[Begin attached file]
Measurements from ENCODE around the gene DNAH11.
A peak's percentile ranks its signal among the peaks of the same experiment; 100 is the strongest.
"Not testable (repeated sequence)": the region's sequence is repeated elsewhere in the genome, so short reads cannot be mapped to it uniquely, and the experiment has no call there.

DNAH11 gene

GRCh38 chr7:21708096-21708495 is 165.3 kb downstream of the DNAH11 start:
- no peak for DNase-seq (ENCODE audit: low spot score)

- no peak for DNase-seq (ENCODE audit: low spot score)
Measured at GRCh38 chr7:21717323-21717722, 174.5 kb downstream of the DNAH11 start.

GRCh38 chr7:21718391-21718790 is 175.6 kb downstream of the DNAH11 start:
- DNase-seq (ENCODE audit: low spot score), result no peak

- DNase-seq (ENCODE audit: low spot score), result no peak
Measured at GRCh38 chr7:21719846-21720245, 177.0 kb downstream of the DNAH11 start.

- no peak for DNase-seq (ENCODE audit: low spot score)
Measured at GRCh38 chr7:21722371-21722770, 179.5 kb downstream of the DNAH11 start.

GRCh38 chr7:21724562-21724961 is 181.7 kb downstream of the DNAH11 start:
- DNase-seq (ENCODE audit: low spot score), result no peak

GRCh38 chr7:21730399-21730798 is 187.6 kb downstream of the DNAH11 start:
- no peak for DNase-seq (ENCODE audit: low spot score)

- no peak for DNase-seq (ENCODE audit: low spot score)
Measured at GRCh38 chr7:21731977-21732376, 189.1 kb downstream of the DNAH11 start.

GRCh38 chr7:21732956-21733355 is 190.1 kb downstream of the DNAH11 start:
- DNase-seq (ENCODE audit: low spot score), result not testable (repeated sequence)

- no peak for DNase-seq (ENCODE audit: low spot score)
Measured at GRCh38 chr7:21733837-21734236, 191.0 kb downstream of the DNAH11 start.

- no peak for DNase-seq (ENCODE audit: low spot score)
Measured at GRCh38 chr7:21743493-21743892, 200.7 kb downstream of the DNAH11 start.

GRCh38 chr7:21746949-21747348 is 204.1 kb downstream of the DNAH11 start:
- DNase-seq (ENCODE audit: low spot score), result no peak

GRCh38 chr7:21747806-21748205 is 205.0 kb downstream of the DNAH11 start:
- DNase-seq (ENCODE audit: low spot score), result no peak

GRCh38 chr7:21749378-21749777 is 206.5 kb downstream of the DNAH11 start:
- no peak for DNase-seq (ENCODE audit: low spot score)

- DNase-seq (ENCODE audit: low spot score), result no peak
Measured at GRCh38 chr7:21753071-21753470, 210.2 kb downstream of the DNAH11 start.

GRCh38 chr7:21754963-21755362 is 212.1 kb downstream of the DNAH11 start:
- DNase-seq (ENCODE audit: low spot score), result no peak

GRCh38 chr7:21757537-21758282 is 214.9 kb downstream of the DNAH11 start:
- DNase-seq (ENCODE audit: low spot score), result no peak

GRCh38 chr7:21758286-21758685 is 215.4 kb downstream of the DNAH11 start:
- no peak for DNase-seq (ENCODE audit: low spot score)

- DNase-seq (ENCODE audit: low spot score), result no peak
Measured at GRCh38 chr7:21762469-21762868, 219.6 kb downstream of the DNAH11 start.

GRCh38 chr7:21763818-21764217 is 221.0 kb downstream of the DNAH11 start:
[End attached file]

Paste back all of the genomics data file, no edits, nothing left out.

Measurements from ENCODE around the gene DNAH11.
A peak's percentile ranks its signal among the peaks of the same experiment; 100 is the strongest.
"Not testable (repeated sequence)": the region's sequence is repeated elsewhere in the genome, so short reads cannot be mapped to it uniquely, and the experiment has no call there.

DNAH11 gene

GRCh38 chr7:21708096-21708495 is 165.3 kb downstream of the DNAH11 start:
- no peak for DNase-seq (ENCODE audit: low spot score)

- no peak for DNase-seq (ENCODE audit: low spot score)
Measured at GRCh38 chr7:21717323-21717722, 174.5 kb downstream of the DNAH11 start.

GRCh38 chr7:21718391-21718790 is 175.6 kb downstream of the DNAH11 start:
- DNase-seq (ENCODE audit: low spot score), result no peak

- DNase-seq (ENCODE audit: low spot score), result no peak
Measured at GRCh38 chr7:21719846-21720245, 177.0 kb downstream of the DNAH11 start.

- no peak for DNase-seq (ENCODE audit: low spot score)
Measured at GRCh38 chr7:21722371-21722770, 179.5 kb downstream of the DNAH11 start.

GRCh38 chr7:21724562-21724961 is 181.7 kb downstream of the DNAH11 start:
- DNase-seq (ENCODE audit: low spot score), result no peak

GRCh38 chr7:21730399-21730798 is 187.6 kb downstream of the DNAH11 start:
- no peak for DNase-seq (ENCODE audit: low spot score)

- no peak for DNase-seq (ENCODE audit: low spot score)
Measured at GRCh38 chr7:21731977-21732376, 189.1 kb downstream of the DNAH11 start.

GRCh38 chr7:21732956-21733355 is 190.1 kb downstream of the DNAH11 start:
- DNase-seq (ENCODE audit: low spot score), result not testable (repeated sequence)

- no peak for DNase-seq (ENCODE audit: low spot score)
Measured at GRCh38 chr7:21733837-21734236, 191.0 kb downstream of the DNAH11 start.

- no peak for DNase-seq (ENCODE audit: low spot score)
Measured at GRCh38 chr7:21743493-21743892, 200.7 kb downstream of the DNAH11 start.

GRCh38 chr7:21746949-21747348 is 204.1 kb downstream of the DNAH11 start:
- DNase-seq (ENCODE audit: low spot score), result no peak

GRCh38 chr7:21747806-21748205 is 205.0 kb downstream of the DNAH11 start:
- DNase-seq (ENCODE audit: low spot score), result no peak

GRCh38 chr7:21749378-21749777 is 206.5 kb downstream of the DNAH11 start:
- no peak for DNase-seq (ENCODE audit: low spot score)

- DNase-seq (ENCODE audit: low spot score), result no peak
Measured at GRCh38 chr7:21753071-21753470, 210.2 kb downstream of the DNAH11 start.

GRCh38 chr7:21754963-21755362 is 212.1 kb downstream of the DNAH11 start:
- DNase-seq (ENCODE audit: low spot score), result no peak

GRCh38 chr7:21757537-21758282 is 214.9 kb downstream of the DNAH11 start:
- DNase-seq (ENCODE audit: low spot score), result no peak

GRCh38 chr7:21758286-21758685 is 215.4 kb downstream of the DNAH11 start:
- no peak for DNase-seq (ENCODE audit: low spot score)

- DNase-seq (ENCODE audit: low spot score), result no peak
Measured at GRCh38 chr7:21762469-21762868, 219.6 kb downstream of the DNAH11 start.

GRCh38 chr7:21763818-21764217 is 221.0 kb downstream of the DNAH11 start: